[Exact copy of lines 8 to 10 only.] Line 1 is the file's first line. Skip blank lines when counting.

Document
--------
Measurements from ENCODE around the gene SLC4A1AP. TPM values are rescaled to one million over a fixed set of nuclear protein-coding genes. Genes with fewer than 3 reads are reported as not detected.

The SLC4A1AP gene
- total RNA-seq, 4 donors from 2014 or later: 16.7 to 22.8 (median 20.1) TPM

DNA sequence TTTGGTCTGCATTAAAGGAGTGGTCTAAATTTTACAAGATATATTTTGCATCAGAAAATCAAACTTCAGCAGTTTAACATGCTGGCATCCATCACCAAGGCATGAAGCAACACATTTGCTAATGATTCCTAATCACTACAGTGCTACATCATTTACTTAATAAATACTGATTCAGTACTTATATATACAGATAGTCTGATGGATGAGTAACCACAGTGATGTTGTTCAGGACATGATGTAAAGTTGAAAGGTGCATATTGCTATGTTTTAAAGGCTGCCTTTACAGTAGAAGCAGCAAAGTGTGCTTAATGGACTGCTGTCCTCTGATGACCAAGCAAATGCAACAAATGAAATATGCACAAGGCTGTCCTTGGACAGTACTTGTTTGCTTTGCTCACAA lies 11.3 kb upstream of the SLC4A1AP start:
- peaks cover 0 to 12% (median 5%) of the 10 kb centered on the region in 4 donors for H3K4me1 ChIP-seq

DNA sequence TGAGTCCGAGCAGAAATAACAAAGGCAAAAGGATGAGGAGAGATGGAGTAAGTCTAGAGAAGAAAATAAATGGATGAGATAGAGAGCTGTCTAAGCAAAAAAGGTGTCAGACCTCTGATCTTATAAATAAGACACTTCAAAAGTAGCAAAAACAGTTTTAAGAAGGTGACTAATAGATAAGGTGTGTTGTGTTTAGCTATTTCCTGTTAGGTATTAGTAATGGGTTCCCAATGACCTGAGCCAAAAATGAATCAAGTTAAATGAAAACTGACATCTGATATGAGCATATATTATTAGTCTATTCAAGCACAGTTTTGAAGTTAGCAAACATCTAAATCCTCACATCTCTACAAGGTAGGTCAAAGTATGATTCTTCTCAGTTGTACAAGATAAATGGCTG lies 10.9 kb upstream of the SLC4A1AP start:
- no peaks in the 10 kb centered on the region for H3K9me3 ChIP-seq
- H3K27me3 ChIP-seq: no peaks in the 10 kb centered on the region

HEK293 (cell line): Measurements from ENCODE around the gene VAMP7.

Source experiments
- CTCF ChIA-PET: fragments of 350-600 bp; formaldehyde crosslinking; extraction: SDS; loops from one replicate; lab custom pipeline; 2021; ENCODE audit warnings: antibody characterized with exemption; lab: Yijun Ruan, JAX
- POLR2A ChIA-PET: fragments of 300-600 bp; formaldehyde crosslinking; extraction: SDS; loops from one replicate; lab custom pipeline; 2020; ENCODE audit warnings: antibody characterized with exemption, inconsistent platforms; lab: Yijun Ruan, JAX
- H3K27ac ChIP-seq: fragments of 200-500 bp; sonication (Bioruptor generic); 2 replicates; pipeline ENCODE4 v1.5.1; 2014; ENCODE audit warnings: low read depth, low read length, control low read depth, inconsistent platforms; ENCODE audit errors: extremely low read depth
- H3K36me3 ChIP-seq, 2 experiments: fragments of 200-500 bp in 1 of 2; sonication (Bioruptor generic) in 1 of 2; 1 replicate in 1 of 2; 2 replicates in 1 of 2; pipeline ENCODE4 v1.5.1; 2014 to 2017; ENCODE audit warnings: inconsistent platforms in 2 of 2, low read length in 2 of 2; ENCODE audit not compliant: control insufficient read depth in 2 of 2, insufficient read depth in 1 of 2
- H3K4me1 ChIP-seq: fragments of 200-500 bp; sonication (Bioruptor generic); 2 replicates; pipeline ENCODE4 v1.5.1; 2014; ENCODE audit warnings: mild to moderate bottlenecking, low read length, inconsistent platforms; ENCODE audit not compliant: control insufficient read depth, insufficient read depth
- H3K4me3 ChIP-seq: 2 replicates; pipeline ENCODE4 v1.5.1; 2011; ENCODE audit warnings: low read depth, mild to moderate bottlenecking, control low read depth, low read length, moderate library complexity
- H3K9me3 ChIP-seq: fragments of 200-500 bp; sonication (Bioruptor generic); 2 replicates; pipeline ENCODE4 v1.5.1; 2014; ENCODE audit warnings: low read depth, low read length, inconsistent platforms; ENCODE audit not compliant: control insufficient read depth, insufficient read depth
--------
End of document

- H3K27me3 ChIP-seq: no peaks in the 10 kb centered on the region

HEK293 (cell line): Measurements from ENCODE around the gene VAMP7.

Source experiments